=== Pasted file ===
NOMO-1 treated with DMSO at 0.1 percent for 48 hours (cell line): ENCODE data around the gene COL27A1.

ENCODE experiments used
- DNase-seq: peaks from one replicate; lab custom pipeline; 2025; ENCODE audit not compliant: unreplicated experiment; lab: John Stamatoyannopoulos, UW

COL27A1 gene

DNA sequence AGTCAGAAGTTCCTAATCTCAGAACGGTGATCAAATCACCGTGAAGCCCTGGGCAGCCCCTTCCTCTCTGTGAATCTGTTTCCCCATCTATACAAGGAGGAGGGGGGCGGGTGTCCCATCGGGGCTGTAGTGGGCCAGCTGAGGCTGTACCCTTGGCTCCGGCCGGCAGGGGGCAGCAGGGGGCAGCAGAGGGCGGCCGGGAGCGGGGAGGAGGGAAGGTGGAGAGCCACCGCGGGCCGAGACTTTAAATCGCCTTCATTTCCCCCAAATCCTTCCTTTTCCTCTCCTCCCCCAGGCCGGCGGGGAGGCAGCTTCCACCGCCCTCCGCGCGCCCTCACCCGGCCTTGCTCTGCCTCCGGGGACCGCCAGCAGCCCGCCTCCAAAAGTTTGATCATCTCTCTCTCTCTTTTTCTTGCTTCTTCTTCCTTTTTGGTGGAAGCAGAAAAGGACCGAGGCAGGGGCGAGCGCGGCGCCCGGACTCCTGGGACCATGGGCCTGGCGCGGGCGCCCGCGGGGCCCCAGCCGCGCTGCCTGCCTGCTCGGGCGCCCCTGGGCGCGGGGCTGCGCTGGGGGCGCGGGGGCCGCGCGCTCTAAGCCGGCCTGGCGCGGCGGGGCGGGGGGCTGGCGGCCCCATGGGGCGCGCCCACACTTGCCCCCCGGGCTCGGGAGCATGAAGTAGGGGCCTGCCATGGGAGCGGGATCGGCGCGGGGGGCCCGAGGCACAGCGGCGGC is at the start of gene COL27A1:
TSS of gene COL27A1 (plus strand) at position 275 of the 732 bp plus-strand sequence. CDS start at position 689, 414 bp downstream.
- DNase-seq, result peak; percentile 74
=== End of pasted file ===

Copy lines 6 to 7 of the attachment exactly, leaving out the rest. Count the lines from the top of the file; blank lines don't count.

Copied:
TSS of gene COL27A1 (plus strand) at position 275 of the 732 bp plus-strand sequence. CDS start at position 689, 414 bp downstream.
- DNase-seq, result peak; percentile 74